Confusion in resistance

It’s not from friction of my quill,
not from lack of ink or paper,
I have all the syllables but it seems
I cannot stitch them into sense.

It’s not my dearth of cause or purpose,
not deficiency of rage or passion.
I’ve got anger, I’ve got reason, but it seems,
I cannot bleed my angst to fervor.

It’s not because I loath your pretty paintings
not because I cannot stand a smile.
I know the colors of the rainbow, but it seems
I cannot see what’s bright in darkness.

It’s not because I don’t believe
that poems can be prompts for action.
I know how words inspire war, but it seems
I cannot point the path towards the sunlight.

Resist by Blek le Rat

This is for Brendan’s prompt on resistance at toads. I will also link to Poetry Pantry tomorrow morning.

September 15, 2018

48 responses to “Confusion in resistance

  1. I loved–if one can–the negations (“it’s not …”) that help you to get to the heart of the matter, or as close as this next poem can (for there will be more, right?). Banksy is a good imager to liken to this process, because it’s conditional, fleeting, some what of a theft. And if words can boil but not warm, can they ever be sunny enough? Nice job …

    • Thank you… writing through a negations is one of the tricks I was taught at a poetry workshop… “via negata” is a term in theology to describe the divine that cannot really be described… one way to approach a tough subject.

      • That road (“via”) gets us deeper into the truth than we could have gotten on easy or safe affirmations. In resistance poems, the good is always the enemy of the best! Thanks for joining in the fray.

  2. Pingback: From Bruberg’s PoemToday | NANMYKEL.COM·

  3. Interesting. I took a simple path for my reistance because I have often found if I keep things simple, I usually find the way. I tend to be more upbeat and positive in my thoughts and poetry because I am just that way in real life. “but it seems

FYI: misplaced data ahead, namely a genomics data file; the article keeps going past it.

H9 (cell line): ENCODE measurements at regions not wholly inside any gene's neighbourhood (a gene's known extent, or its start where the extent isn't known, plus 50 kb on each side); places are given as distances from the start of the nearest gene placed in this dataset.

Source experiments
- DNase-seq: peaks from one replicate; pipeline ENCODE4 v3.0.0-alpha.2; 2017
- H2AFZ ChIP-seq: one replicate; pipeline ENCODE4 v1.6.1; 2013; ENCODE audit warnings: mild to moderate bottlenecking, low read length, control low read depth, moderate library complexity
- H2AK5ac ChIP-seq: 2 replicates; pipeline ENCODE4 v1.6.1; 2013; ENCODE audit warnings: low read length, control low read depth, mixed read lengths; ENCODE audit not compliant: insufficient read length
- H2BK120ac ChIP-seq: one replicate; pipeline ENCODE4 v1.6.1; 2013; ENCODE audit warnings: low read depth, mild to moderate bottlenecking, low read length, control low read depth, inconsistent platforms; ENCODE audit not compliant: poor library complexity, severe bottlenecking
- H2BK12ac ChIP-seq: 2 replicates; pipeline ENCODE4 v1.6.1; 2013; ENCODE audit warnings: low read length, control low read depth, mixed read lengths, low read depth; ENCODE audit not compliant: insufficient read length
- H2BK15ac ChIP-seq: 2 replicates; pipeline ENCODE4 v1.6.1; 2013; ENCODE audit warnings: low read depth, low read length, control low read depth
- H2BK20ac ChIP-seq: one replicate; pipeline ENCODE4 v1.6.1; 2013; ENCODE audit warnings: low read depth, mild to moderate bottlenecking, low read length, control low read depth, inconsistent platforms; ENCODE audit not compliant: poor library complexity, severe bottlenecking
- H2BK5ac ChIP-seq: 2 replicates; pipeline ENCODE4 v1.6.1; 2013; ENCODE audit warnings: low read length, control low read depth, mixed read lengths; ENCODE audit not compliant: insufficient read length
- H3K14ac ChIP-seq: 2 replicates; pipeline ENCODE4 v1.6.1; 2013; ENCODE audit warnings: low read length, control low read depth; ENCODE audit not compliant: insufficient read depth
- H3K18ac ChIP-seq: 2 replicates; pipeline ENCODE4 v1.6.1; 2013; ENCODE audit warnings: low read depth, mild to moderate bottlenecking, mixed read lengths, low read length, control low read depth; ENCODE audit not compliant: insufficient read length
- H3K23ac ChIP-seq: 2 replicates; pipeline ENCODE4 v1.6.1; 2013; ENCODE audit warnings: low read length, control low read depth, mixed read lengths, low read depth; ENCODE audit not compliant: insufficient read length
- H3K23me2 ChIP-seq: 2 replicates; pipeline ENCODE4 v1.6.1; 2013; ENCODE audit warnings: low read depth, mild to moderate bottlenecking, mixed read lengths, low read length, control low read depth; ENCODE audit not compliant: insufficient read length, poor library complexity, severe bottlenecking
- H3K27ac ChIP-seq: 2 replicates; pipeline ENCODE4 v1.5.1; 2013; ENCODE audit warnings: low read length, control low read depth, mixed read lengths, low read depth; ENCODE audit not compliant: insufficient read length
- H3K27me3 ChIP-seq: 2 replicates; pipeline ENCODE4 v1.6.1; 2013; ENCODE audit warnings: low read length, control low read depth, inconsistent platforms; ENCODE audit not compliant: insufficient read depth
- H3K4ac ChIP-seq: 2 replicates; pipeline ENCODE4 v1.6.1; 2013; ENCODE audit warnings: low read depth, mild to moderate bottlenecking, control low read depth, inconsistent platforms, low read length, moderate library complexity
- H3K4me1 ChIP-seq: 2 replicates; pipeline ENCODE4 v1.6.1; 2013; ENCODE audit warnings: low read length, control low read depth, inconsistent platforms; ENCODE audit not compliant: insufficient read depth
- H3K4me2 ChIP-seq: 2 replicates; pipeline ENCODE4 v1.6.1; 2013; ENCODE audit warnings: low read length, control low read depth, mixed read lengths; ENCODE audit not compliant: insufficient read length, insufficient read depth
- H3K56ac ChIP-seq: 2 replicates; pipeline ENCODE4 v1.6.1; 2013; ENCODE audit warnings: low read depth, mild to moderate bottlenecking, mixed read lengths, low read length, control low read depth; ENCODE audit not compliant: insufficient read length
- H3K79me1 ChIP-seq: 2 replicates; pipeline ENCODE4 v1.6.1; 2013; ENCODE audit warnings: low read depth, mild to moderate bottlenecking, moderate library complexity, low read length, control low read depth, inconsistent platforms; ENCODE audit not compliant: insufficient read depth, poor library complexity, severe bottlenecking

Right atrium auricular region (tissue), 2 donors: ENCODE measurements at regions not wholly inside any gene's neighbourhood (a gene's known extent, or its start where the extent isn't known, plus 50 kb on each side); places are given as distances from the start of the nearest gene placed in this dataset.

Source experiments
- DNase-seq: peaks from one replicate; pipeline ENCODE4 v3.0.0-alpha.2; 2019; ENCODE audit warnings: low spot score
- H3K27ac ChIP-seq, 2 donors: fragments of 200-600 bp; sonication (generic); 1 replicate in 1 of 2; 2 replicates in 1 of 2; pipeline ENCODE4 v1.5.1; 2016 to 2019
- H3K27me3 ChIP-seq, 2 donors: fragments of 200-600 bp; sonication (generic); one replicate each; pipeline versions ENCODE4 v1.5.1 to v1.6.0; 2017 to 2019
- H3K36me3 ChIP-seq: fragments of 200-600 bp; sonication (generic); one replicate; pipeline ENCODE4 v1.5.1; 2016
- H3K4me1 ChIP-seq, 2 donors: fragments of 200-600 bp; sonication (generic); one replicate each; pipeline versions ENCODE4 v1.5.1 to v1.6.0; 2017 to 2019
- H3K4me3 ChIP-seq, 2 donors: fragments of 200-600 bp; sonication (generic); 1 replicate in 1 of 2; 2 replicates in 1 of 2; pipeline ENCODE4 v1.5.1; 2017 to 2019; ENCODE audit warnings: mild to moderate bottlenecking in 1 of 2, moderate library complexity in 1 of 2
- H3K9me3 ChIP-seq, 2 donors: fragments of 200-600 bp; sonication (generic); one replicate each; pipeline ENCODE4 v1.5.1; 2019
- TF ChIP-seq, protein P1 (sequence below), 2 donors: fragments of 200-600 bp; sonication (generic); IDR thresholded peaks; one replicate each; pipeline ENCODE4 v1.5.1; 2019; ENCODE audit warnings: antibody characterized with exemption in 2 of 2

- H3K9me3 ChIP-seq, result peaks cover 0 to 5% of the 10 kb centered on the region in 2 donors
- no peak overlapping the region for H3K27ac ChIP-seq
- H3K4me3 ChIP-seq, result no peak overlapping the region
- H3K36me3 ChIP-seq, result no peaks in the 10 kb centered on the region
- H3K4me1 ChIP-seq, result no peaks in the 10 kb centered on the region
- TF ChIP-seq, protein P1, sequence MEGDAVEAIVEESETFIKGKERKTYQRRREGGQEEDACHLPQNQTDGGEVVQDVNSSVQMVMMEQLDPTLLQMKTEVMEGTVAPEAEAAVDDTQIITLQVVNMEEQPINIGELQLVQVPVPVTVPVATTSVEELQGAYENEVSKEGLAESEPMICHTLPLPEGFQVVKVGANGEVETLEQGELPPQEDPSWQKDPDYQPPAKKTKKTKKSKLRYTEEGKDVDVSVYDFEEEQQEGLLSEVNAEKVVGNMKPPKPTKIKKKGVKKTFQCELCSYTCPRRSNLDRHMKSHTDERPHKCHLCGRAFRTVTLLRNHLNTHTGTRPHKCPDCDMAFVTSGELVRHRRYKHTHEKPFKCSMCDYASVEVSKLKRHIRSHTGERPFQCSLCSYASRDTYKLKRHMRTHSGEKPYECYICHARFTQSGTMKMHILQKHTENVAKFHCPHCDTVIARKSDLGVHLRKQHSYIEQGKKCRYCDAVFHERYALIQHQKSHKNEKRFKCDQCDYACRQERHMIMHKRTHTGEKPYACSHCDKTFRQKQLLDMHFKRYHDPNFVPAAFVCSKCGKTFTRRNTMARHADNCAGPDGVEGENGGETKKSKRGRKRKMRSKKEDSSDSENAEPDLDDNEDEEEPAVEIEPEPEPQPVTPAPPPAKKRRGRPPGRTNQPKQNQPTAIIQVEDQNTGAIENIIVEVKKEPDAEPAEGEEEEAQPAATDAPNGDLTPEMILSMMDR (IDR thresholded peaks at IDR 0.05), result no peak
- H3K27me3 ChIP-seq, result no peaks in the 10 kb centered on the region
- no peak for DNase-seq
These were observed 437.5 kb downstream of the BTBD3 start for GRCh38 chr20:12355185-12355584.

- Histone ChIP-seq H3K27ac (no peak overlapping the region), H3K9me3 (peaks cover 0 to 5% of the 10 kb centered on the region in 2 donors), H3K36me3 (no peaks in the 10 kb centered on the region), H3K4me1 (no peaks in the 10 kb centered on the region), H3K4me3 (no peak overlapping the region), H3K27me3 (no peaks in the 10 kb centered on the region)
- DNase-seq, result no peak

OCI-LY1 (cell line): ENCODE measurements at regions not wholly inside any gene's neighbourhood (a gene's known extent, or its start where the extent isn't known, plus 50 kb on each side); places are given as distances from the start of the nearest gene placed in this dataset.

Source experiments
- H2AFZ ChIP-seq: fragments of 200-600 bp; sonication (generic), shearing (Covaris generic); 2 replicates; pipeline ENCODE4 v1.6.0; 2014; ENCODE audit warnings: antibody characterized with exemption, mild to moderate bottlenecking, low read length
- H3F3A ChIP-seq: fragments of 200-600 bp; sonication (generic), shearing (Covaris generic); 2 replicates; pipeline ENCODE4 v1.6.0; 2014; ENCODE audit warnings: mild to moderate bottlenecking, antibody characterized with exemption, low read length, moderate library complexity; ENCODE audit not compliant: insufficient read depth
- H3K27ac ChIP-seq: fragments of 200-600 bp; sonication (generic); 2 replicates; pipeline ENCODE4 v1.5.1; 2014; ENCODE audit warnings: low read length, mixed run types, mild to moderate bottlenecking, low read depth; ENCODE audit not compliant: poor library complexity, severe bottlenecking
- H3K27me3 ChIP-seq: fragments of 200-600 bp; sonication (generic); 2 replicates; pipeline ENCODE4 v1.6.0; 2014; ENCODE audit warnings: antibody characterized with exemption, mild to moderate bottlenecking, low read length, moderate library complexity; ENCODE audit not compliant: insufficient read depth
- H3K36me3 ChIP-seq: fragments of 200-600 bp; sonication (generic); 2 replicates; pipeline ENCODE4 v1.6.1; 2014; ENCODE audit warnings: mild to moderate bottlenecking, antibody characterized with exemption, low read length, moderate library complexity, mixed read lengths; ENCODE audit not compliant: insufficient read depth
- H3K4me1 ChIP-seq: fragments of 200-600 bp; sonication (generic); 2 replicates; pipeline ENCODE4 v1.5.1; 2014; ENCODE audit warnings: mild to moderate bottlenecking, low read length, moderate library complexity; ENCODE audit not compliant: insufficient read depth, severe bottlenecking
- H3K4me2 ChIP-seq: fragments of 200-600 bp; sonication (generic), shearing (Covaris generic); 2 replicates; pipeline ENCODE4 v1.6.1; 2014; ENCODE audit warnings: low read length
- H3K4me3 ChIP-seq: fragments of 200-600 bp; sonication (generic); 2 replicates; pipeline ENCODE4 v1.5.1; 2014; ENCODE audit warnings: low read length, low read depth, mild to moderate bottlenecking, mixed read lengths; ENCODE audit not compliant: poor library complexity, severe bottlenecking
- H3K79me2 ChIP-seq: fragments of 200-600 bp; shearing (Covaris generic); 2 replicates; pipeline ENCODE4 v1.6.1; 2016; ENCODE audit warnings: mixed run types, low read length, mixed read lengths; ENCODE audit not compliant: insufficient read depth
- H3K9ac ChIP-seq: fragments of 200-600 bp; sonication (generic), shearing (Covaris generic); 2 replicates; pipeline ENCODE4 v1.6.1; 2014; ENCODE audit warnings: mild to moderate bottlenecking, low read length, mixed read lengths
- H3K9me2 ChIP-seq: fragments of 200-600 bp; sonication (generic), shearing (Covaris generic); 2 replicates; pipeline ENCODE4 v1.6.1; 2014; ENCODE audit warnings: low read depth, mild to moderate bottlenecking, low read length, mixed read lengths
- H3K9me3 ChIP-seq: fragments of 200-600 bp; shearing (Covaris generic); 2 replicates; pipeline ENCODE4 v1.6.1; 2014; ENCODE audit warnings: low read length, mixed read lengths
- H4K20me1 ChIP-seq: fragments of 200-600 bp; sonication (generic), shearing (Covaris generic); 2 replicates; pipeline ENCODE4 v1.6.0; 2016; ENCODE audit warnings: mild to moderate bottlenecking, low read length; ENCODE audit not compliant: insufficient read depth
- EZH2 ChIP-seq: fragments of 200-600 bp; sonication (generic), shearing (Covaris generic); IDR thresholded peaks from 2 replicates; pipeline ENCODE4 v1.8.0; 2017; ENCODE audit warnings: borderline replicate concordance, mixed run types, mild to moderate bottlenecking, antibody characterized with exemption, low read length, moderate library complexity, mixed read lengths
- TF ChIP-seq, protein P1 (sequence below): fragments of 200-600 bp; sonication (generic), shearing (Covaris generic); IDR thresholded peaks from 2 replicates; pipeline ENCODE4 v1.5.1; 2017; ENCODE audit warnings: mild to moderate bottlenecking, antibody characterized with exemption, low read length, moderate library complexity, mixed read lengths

I cannot point the path towards the sunlight.”. I think too many times we take the negative road. I did half of my sestet with negatives and redeemed them with positives. I know. It is elementary and maybe childish but, that is how I am.

  4. I feel the same way….I am having trouble pointing the way toward the sunlight. Some days I wonder if sunlight will be seen again.

  5. This is absolutely awe-inspiring Bjorn! ❤ Especially loved this: “It’s not because I loath your pretty paintings/not because I cannot stand a smile. I know the colors of the rainbow, but it seems I cannot see what’s bright in darkness.” 😊

  6. really cool use of “it’s not”… it leaves the answer for us to find – what is left after what it isn’t.

  7. “I’ve got anger, I’ve got reason, but it seems,
    I cannot bleed my angst to fervor.”

    Anger, and angst, can only fuel the fires for so long …. anything undertaken in “reaction to” – in revolt to, in defiance to, often loses its strength and power … because these are temporary inflammations – perhaps incredibly combustible and devastating – but persistence and passion – these are longer term and I think, more effective.

    The third stanza is interesting – and it makes me laugh – because some insist on painting, creating and constantly offering the empty, not because Beauty is empty – but far too often, we judge and accept the superficial and “perfect” and “idealized” as being an ultimate standard. Some people aren’t “meant” to create or express the “rainbows” … and there is nothing wrong with this – at all – AND it most certainly doesn’t suggest that they are “gloomy” or “negative” people, with personalities equal to this.

    Interesting response to a challenging and very specific yet broad prompt. I rather enjoyed this poem.

  8. “I cannot bleed my angst to fervor.” Ha! Apparently you can! What it is not, clarifies what is–always–but this time in an ironic wish for company in the darkness. This narrator is asking to be seen. “Loathe” is a power word here, one that cannot be ignored. Perhaps acknowledging it together can get us all closer to relaxing in the sunlight/love.